Just four days after the T20 World Cup’s conclusion, Australia is back in action on Thursday, taking on old enemy England in the first ODI.
For Australia, it will be the first ODI of the post-Aaron Finch era, with Pat Cummins to lead the side and Travis Head to open the batting.
Meanwhile, Australia will need to fill a Glenn Maxwell-shaped hole after a freak accident ruled him out of the series.
So will there be a seamless transition for Australia after Finch? And who replaces Maxwell?
This and more in our series Burning Questions.
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WILL THERE BE A SEAMLESS FINCH TRANSITION?
That all depends on if Travis Head can hit the ground running in ODI cricket again.
The left-hander will be given the first crack at replacing the retired captain at the top of the order, where he will partner David Warner.
With the next ODI World Cup less than 12 months away, it’s a chance Head won’t want to let slip through his fingers.
There will be plenty of good feeling, however, with Head returning to Australian colours.
For starters, his international career began in the white ball formats in 2016. His debut came in January 2016 at his home ground, the Adelaide Oval, while a year later he made 128 off 137 at the same ground.
His opening partner that day? Warner. The pair put on 284 runs for Australia’s first wicket.
Anything that even marginally represents that sort of dominance in the first ODI at Adelaide Oval will be a step in the right direction for Head, who didn’t play an ODI between November 2018 and March 2022.
As he began to embed himself in Australia’s Test team, he became somewhat pigeonholed as a red ball cricketer and missed the 2019 World Cup.
With Finch gone, however, Head is the logical replacement at the top of the ODI order.
His six ODI appearances this year has seen him average 77.5, including 101 runs off 72 balls as an opener against Pakistan.
Should Head not make the most of the ODI series, then other options might be explored, such as Cameron Green opening the batting, as he did in T20 cricket against India in September.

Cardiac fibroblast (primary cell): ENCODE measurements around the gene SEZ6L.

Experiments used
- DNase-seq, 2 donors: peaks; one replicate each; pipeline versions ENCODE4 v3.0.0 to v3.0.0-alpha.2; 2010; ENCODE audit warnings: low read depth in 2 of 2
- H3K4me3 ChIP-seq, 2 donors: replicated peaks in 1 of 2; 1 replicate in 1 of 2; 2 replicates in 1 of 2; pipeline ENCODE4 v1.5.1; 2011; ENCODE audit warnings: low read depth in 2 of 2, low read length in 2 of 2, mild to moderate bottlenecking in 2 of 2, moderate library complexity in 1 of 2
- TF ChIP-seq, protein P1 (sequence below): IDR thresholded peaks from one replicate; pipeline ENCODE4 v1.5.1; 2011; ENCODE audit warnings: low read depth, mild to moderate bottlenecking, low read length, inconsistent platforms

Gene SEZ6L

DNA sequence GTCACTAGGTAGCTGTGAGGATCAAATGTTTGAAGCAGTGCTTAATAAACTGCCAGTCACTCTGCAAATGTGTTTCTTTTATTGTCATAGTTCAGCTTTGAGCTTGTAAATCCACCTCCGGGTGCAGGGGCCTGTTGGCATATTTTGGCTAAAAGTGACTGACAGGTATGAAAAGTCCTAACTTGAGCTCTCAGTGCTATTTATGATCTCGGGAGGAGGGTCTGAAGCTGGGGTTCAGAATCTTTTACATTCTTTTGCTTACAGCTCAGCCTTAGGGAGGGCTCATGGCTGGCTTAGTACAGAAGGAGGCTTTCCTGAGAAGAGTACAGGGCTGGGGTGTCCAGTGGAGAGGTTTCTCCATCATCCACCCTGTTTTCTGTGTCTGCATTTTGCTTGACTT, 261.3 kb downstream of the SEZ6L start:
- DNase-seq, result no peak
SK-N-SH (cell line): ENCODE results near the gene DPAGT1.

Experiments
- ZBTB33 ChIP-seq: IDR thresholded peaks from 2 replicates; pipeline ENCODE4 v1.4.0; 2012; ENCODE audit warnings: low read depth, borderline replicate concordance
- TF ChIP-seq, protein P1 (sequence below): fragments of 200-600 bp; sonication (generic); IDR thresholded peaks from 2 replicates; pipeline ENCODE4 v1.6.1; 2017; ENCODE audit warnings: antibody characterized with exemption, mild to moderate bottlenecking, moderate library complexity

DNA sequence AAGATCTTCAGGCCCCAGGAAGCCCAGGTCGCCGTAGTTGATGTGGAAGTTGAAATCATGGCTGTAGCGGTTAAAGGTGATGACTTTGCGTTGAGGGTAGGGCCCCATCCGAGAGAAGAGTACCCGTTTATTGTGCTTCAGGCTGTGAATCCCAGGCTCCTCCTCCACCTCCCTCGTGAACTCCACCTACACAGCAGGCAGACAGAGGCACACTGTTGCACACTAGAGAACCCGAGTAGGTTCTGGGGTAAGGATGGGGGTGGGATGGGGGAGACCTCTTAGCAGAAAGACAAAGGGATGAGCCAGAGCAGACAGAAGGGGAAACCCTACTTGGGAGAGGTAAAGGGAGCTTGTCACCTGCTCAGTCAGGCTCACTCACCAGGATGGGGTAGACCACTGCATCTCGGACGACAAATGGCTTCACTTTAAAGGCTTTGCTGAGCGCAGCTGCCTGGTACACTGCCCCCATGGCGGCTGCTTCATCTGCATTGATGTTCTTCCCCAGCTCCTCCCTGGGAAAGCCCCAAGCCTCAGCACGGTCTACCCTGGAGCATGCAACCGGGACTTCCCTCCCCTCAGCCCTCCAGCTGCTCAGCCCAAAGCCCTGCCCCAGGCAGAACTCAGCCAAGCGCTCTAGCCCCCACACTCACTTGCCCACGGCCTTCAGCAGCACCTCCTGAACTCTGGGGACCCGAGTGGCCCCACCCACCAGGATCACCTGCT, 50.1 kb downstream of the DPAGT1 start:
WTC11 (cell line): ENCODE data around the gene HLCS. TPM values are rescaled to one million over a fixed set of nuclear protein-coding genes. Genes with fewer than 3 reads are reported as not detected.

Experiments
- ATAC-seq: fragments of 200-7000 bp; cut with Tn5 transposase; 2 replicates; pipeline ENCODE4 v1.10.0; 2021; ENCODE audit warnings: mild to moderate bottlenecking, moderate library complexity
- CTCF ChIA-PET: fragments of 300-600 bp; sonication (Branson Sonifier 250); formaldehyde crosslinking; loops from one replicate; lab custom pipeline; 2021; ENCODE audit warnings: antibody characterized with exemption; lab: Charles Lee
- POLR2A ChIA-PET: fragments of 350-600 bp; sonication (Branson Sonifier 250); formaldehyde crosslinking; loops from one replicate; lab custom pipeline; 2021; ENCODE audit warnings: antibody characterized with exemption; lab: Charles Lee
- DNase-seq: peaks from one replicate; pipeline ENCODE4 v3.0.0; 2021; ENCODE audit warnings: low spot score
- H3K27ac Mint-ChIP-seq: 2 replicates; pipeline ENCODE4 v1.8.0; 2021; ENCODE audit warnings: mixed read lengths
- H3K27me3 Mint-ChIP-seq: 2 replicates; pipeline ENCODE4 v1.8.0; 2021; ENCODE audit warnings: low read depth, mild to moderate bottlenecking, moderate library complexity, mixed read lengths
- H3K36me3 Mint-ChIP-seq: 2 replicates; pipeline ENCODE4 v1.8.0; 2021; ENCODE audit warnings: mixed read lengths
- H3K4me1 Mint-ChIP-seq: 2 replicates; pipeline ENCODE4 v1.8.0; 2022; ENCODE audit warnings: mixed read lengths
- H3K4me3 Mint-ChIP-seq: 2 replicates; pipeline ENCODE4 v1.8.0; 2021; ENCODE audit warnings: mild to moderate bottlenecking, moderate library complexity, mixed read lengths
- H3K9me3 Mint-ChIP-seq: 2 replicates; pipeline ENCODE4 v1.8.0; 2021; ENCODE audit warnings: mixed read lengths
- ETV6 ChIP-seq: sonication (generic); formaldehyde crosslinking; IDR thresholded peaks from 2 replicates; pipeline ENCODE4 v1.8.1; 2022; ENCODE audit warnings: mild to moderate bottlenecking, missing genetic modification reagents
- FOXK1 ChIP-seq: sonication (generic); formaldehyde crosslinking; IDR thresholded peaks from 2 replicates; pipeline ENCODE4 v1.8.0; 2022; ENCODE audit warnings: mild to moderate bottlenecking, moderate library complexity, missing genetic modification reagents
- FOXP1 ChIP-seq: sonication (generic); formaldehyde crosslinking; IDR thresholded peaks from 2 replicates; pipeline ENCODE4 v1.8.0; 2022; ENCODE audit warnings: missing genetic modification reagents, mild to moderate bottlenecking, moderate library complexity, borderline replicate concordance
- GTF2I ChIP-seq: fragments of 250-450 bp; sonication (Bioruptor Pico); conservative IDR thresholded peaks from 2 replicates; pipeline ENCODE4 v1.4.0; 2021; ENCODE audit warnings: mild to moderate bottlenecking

Head to open batting for Australia | 02:42
WHAT ABOUT FINCH’S LEADERSHIP?
The second component to Finch’s succession is the captaincy, which will be assumed by Pat Cummins.
There are big shoes to fill.
Finch’s batting might’ve made him a man under pressure, but his leadership was rarely ever questioned.
He was a strong captain with an astute cricket mind rain that made him one of the best white ball leaders Australia has ever had.
Cummins will take the reins from here — and it should be a relatively soft landing given he’s already been Test captain for almost a year.
The concerns about having a fast bowler as the team’s captain are hardly concerns at all now with Cummins showing a willingness to lean on others.
The fact Australia will boast several senior figures, such as Warner and Smith, only makes Cummins’ job that bit easier.
Nonetheless, there will be plenty of attention on how Cummins performs as ODI captain with another World Cup so close.
He will be eager to vindicate Cricket Australia’s decision to give him the role with wins, especially after Warner made his desire to take the captaincy clear.
Cummins’ performance as Test captain, however, has been impressive and offers no obvious reason to be concerned about his ability to lead in the ODI arena, too.
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WHO REPLACES MAXWELL?
In case you’re still playing catch-up, Maxwell will miss this series — and months more — after he broke his leg while celebrating a friend’s 50th birthday.
As such, there’s a gaping hole in the middle-order that needs to be filled.
It’s unclear what path Australia will go down to replace Maxwell, and whether any other members of the T20 World Cup are in need of further rest.